“We do not. The world will not cease to push at your borders. And my country will not sit idle while the Dutch grow fat in foreign ports. The future cannot be denied. The shogun will concede or Japan will be taken by force. While my country does not wish for war, they will not hesitate should the shogun resist. With our weapons, there would be little in the way of a fight. It will be a slaughter.” Crawford’s words were much too flat for the devastation he described.
“You spell out the end of life as I know it. How is that supposed to assist the Emperor?” Ran’s words were quiet. There had to be more. Crawford would not go through all this maneuvering to simply clarify the obvious conclusion though the confirmation of their fears was certainly disheartening.
“If the shogun signs this treaty, the Commodore’s mistake will not be discovered until months later. Our president will insist it be signed by the Emperor. If the shogun were to force the Emperor into ratifying an openly opposed treaty…”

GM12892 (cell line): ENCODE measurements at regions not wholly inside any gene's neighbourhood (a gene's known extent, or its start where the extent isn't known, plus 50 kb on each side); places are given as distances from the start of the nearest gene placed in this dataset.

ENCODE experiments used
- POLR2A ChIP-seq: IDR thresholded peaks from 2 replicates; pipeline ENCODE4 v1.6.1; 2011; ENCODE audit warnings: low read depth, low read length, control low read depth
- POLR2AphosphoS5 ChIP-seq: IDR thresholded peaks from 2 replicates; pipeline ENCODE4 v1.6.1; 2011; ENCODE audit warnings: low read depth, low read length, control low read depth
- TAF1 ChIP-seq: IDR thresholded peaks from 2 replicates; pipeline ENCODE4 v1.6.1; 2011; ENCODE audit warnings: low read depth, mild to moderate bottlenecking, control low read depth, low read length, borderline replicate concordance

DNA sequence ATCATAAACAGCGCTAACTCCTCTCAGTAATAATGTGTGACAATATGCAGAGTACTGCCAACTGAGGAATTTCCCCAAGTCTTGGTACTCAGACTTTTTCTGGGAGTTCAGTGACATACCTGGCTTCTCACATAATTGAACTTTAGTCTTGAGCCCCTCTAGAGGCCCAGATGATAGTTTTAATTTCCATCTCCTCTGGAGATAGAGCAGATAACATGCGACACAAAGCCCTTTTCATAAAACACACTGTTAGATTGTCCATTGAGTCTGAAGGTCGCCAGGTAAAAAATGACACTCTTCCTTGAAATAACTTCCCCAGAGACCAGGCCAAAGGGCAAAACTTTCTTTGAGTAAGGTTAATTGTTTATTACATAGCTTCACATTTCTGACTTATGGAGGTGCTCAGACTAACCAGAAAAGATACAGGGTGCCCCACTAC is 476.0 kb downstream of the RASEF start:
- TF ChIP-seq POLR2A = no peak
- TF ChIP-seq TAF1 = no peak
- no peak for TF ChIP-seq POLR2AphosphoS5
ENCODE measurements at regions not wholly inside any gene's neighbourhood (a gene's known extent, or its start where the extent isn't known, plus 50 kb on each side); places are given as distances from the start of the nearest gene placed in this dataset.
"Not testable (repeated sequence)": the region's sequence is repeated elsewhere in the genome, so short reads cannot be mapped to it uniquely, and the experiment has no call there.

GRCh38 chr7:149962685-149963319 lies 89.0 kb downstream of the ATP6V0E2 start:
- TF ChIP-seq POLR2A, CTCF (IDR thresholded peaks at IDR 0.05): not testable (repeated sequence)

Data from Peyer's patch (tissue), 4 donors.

“You want me to facilitate civil war.”
“Yes.” Crawford said the word as if it explained all. “It will be the unifying moment that solidifies support for the Emperor.”
“How can you possibly know that?! You ask too much!”
“I am not prone to recklessness. If I have misinterpreted the atmosphere among the courts, tell me where I have misstepped.”
The fact of it was Ran could not see a flaw in his reasoning. Shogun Tokugawa was a greedy man and while not a coward, he would act to preserve his own interests first and foremost. To allow such a treaty after his own house had declared such a thing treasonous would set a cascade of events in motion that could very well lead to the end of the shogunate’s stranglehold over the Emperor. And these words, coming from a gaijin…